Josh Cantwell: Great stuff. So, Jamie, how would someone– let’s talk about somebody who’s an active investor like me, and you actively buy-and-bill, buying properties, buying notes versus somebody who maybe just wants to stroke a check and wants to just get a yield. Explain the strategy one versus the other and how does somebody get involved in finding notes to even get started doing this.
Jamie Bateman: Absolutely. And that’s one realization I had when we kind of was prompted by redoing our website a couple of years ago. This really does break down to active and passive investors. And that’s not just true for notes only, but I think most people do end up determining that they want one or the other. I am both. I am a passive note investor as well. I will personally invest in other note investor’s mortgage note funds.
But if you decide you want to be more of an active note investor, can it be considered passive compared to other types of active investing? Sure. It’s not a physically demanding thing, whatsoever. It can be done from anywhere, and absolutely, from a computer and a telephone. I mean, that’s really all you need to be an active note investor.
But once you start to scale and I know we’re going to get into that a little bit, there’s work. And so, it becomes more active, right? And so, to get into this space, what I recommend is hook up with someone who knows what they’re doing. Obviously, get a coach, get a mentor, and learn from someone who’s done this before, just like any other type of asset class. You’re not on your own. Within the note space, there are a lot of people who are very willing to share information. And frankly, there are a few people you need to look out for.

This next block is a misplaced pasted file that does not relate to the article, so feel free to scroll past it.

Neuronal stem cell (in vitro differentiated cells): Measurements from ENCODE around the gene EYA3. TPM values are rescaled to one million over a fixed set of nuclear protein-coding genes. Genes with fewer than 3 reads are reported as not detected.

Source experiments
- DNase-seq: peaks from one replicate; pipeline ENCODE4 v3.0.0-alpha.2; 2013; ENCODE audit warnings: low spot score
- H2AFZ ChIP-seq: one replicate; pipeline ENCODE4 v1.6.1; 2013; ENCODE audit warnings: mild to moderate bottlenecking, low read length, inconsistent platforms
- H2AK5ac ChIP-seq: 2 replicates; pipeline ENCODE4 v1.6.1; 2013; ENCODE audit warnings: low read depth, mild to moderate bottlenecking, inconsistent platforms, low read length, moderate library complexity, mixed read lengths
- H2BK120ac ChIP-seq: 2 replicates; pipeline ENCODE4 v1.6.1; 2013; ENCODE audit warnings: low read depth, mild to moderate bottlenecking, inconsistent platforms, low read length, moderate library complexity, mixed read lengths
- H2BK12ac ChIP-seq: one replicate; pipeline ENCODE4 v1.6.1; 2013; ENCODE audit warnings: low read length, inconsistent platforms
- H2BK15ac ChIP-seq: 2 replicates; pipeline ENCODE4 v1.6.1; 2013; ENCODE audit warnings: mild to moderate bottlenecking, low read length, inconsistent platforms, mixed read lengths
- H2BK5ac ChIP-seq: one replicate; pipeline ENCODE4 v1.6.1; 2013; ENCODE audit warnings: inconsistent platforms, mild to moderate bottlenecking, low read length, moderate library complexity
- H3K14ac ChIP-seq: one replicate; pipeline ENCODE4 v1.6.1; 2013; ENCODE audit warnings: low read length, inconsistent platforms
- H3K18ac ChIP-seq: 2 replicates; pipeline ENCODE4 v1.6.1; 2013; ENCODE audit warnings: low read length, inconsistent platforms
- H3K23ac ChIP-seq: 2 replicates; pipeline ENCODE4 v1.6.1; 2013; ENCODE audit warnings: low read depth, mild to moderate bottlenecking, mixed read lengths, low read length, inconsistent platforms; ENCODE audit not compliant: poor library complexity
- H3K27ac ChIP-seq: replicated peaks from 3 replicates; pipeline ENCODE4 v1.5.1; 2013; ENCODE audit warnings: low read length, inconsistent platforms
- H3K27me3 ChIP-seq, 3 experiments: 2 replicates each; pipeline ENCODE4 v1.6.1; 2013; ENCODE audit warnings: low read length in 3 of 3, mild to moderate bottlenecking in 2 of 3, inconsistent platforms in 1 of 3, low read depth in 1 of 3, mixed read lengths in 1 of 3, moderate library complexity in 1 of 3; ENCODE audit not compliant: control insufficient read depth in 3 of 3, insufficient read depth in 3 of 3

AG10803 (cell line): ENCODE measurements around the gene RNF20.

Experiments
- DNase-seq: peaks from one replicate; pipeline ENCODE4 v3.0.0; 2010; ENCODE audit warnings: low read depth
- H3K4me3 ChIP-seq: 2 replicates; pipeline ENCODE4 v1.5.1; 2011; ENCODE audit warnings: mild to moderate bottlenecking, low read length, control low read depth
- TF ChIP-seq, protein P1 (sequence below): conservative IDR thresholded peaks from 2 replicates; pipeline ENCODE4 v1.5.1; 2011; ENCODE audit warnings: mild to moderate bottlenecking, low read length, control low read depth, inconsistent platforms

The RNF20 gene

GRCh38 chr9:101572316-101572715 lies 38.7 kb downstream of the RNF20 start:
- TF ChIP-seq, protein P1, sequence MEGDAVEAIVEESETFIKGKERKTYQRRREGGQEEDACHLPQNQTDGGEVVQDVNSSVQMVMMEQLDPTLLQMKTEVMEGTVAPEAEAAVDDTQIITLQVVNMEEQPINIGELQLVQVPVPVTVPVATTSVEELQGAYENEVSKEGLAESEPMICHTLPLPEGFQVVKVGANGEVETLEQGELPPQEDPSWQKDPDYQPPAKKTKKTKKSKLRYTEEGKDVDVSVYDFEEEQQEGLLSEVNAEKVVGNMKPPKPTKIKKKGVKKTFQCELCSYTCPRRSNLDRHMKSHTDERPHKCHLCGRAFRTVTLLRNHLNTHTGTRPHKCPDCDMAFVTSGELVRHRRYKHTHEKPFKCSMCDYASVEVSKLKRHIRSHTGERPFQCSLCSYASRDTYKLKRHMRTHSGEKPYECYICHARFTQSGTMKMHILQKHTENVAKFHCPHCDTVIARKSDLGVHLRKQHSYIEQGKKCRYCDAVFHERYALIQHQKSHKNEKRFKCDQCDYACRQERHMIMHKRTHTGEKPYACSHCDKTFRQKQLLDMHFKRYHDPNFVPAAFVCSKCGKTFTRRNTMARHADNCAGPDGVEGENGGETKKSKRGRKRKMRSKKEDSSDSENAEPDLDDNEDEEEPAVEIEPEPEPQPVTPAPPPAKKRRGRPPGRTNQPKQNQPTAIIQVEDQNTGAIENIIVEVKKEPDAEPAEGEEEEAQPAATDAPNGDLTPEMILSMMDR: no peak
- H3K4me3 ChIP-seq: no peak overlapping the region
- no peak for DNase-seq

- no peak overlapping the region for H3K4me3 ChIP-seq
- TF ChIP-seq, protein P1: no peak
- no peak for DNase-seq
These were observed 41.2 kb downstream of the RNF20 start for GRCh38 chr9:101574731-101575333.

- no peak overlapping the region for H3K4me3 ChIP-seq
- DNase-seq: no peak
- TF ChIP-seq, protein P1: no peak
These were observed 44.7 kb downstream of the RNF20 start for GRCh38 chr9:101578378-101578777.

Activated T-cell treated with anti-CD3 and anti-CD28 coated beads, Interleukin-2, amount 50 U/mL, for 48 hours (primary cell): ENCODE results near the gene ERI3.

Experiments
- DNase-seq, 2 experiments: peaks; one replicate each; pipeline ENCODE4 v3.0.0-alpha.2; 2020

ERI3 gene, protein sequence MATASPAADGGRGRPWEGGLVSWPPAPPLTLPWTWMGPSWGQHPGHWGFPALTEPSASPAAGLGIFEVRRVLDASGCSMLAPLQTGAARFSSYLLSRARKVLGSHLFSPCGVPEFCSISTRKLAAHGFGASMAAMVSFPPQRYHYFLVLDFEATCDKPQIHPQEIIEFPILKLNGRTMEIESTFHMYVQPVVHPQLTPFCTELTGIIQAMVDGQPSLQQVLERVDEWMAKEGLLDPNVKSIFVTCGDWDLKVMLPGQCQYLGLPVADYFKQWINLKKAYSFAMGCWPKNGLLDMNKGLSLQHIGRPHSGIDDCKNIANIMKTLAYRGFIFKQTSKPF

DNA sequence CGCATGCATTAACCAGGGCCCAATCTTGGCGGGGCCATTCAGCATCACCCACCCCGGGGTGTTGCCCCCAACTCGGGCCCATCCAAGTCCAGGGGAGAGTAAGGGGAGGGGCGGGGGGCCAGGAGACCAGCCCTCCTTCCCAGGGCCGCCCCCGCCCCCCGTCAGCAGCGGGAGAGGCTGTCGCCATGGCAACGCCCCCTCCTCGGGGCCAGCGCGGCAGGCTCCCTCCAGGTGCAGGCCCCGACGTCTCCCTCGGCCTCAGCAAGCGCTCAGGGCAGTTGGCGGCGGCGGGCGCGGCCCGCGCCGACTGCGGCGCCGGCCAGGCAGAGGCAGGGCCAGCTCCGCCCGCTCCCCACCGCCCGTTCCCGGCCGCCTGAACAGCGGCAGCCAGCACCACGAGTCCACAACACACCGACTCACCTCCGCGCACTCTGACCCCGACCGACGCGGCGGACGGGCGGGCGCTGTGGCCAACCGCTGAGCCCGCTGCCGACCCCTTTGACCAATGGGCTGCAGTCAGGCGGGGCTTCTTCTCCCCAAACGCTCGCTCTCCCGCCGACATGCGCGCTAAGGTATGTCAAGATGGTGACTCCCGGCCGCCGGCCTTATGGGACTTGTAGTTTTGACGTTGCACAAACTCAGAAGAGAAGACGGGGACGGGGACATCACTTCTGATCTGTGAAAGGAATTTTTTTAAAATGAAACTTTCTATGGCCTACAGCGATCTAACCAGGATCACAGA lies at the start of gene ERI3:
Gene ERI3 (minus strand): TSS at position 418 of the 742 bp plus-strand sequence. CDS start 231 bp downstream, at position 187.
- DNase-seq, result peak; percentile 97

So, it is somewhat of an unregulated space. And so, we kind of protect our own. So, what I recommend is link up with someone who knows what they’re doing – coaching, training, education. There are a lot of good programs out there. We personally do mentorship ourselves, so that’s what we offer for the active note investor. And then we also have things for the passive investor as well.
Josh Cantwell: How about inactive note? Let’s say I wanted to just start buying notes actively and I was looking to, maybe I had some of my own capital, I have a group of investors that have capital, but somebody has got to be the face of it, enjoy the fund and work. Where are some good places to go to start looking for pools of notes or notes that are for sale?